Elephant crossing! 35 new road signs warn Kanchanaburi drivers not to hit elephants

After a pickup truck hit and killed an elephant on a Kanchanaburi highway in January, 35 new elephant crossing signs have been posted along that highway, a wildlife sanctuary chief told the Bangkok Post yesterday. Elephants regularly cross this highway, Highway 1399, to move between different feeding areas. The signs warn drivers that the speed limit is 60 kilometres per hour, and they risk imprisonments and fines if they hit elephants.

The pickup truck is just one of several cars that have hit elephants on Highway 1399. On February 1, a van hit another elephant there. Officials have also discovered elephant footprints that show it having an injured left leg. They are still looking to find the injured elephant so they can treat it. The wildlife sanctuary chief said under the Wildlife Conservation and Protection Act, drivers who hit and kill elephants could be imprisoned up to 10 years, fined up to one million baht, or both. This applies whether or not hitting the elephant was intentional.

The chief said the Ministry of Natural Resources and Environment ordered his wildlife sanctuary office to intensify measures to protect wildlife.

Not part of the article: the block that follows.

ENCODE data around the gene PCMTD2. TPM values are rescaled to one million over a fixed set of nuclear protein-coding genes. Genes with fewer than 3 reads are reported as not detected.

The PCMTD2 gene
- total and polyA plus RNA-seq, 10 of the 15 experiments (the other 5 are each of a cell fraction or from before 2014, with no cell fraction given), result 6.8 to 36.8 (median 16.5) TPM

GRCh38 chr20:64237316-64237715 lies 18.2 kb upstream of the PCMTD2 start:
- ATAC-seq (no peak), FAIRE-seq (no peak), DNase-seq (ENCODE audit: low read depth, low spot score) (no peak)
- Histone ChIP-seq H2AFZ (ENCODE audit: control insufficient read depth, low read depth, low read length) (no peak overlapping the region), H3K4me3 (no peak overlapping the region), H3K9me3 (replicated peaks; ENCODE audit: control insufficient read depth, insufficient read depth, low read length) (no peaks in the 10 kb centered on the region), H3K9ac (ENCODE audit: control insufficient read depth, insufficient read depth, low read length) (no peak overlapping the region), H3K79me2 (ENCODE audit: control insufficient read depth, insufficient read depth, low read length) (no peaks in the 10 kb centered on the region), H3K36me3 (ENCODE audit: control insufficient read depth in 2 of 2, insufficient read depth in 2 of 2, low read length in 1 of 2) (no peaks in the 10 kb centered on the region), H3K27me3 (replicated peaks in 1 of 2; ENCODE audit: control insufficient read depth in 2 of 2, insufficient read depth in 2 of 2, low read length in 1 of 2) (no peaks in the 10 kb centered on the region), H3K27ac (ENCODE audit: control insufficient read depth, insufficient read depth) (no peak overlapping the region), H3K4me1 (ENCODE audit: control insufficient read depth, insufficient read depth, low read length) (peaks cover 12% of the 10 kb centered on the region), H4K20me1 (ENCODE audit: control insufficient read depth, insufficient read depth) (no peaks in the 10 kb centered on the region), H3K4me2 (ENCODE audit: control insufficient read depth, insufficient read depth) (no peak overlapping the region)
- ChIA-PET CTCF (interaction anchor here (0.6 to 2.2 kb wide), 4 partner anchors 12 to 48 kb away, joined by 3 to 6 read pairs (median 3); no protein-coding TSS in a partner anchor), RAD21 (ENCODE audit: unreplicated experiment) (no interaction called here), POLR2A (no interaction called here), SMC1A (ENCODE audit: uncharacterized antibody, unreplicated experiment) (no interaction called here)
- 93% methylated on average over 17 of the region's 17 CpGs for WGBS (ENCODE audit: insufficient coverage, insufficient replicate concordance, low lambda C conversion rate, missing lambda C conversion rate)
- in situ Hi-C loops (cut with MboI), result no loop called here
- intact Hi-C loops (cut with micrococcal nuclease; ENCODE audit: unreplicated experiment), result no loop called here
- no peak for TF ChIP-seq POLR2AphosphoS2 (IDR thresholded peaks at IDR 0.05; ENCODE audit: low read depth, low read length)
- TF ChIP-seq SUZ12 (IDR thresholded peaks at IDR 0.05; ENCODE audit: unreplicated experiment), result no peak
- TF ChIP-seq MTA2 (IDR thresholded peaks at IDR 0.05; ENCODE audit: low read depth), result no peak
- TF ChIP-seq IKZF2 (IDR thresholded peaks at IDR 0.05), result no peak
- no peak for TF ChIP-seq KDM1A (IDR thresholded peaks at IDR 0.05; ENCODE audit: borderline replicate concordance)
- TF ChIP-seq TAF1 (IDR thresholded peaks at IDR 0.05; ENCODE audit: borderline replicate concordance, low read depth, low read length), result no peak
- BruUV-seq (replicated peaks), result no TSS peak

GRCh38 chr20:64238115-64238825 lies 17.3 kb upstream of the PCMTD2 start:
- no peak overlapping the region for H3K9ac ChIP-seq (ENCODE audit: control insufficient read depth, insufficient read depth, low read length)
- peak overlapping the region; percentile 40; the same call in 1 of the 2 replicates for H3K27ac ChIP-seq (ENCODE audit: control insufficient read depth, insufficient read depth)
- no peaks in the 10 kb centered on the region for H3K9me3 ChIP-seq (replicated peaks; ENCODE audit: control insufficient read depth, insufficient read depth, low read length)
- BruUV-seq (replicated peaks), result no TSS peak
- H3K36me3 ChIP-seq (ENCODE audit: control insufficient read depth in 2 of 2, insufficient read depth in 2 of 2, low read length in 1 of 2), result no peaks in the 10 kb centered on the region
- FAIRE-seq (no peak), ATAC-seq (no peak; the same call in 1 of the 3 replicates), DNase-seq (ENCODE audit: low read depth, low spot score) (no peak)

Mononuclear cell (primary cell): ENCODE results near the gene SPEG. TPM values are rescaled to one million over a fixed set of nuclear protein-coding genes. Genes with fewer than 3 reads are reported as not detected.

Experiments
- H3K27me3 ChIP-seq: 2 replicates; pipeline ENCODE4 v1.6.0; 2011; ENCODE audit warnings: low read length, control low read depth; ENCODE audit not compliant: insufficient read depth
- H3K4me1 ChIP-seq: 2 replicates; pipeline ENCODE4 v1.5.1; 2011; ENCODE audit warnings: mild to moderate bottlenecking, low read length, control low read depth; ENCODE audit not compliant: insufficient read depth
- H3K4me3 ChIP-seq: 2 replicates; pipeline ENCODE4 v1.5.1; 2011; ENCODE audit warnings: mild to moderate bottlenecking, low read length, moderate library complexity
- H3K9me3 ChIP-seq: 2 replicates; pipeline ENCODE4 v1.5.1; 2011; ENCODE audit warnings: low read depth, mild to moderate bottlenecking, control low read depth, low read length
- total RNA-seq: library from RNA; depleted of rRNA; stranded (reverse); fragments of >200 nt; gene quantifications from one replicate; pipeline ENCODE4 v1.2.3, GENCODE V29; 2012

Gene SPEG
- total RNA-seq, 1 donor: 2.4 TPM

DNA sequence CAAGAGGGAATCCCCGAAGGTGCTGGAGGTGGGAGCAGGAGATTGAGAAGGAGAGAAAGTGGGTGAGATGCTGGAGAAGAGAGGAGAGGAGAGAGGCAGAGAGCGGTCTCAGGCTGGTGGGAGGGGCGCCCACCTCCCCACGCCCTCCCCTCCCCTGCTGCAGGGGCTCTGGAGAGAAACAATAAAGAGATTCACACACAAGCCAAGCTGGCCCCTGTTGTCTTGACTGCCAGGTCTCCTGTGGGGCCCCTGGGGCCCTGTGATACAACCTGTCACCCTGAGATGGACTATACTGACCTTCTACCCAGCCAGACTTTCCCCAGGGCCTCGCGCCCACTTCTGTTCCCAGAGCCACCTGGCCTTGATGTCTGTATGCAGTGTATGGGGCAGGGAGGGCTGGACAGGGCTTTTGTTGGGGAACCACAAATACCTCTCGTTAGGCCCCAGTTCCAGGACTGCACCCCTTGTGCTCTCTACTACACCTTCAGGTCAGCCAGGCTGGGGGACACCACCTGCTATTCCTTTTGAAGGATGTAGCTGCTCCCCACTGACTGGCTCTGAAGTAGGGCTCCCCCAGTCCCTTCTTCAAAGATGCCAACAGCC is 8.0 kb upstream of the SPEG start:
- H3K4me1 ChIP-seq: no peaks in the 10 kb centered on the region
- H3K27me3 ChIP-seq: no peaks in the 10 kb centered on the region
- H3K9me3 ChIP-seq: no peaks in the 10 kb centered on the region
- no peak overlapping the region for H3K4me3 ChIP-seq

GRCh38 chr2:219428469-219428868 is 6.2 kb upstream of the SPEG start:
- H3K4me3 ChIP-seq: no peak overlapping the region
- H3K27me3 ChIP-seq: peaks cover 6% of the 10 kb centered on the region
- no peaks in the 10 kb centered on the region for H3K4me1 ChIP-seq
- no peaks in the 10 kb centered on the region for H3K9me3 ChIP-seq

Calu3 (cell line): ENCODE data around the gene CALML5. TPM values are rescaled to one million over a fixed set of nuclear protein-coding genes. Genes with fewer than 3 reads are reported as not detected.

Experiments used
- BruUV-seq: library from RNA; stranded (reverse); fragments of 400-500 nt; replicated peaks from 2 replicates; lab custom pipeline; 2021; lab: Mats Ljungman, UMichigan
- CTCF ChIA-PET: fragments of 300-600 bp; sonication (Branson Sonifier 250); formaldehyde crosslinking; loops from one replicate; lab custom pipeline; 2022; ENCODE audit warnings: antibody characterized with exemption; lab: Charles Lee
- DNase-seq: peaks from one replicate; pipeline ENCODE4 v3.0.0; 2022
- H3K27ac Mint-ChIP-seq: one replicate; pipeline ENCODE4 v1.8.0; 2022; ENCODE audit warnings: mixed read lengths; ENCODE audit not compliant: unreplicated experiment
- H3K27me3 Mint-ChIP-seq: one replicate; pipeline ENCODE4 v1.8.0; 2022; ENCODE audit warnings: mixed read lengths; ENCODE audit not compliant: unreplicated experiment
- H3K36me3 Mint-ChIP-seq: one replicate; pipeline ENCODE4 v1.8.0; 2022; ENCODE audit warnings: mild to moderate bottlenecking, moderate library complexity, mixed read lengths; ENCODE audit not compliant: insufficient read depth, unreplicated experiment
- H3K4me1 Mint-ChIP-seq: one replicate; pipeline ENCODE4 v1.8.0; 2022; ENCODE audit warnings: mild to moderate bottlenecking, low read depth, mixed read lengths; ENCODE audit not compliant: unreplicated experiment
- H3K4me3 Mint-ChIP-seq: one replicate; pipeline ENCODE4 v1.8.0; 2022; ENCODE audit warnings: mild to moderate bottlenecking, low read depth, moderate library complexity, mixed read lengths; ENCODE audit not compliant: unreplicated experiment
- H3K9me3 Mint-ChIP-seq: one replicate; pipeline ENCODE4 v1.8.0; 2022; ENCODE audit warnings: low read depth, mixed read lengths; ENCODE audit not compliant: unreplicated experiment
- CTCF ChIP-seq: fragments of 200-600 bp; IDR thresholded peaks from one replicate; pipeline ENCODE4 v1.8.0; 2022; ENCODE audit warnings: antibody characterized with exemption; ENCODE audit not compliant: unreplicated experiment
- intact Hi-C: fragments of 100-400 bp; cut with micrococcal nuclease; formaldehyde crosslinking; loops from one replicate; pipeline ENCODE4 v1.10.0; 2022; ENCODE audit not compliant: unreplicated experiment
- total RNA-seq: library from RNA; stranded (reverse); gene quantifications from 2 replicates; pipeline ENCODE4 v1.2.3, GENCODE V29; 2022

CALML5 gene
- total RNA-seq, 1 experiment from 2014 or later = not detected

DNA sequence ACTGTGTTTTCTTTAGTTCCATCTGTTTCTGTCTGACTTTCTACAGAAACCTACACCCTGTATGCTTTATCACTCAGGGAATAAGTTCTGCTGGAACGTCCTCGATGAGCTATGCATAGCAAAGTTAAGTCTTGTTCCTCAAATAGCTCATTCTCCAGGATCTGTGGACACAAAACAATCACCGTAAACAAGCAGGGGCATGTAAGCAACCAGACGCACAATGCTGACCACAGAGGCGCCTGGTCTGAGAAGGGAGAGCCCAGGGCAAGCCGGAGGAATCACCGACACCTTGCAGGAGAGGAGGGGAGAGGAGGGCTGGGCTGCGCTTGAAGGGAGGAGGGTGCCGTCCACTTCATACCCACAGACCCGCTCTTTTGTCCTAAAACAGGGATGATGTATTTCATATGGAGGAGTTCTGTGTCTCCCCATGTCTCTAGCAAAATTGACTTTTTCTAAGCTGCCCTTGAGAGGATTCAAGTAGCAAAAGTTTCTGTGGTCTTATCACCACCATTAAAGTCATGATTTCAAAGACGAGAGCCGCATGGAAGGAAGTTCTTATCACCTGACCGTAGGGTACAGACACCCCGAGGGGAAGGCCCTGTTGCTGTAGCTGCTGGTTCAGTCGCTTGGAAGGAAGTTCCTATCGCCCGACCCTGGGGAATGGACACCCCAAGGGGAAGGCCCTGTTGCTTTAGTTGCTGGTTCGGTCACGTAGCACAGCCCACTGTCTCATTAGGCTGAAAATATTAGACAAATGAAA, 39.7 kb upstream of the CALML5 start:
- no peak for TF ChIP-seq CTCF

“If motorists break the speed limit and hit a wild elephant, they will be prosecuted.”

Wildlife protection is a major part of Kanchanaburi province, where there are several wildlife sanctuaries, forests, and national parks. Another issue in the province is tiger poaching.

SOURCE: Bangkok Post

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Tara Abhasakun

A Thai-American dual citizen, Tara has reported news and spoken on a number of human rights and cultural news issues in Thailand. She holds a Bachelor’s Degree in history from The College of Wooster. She interned at Southeast Asia Globe, and has written for a number of outlets. Tara reports on a range of Thailand news issues.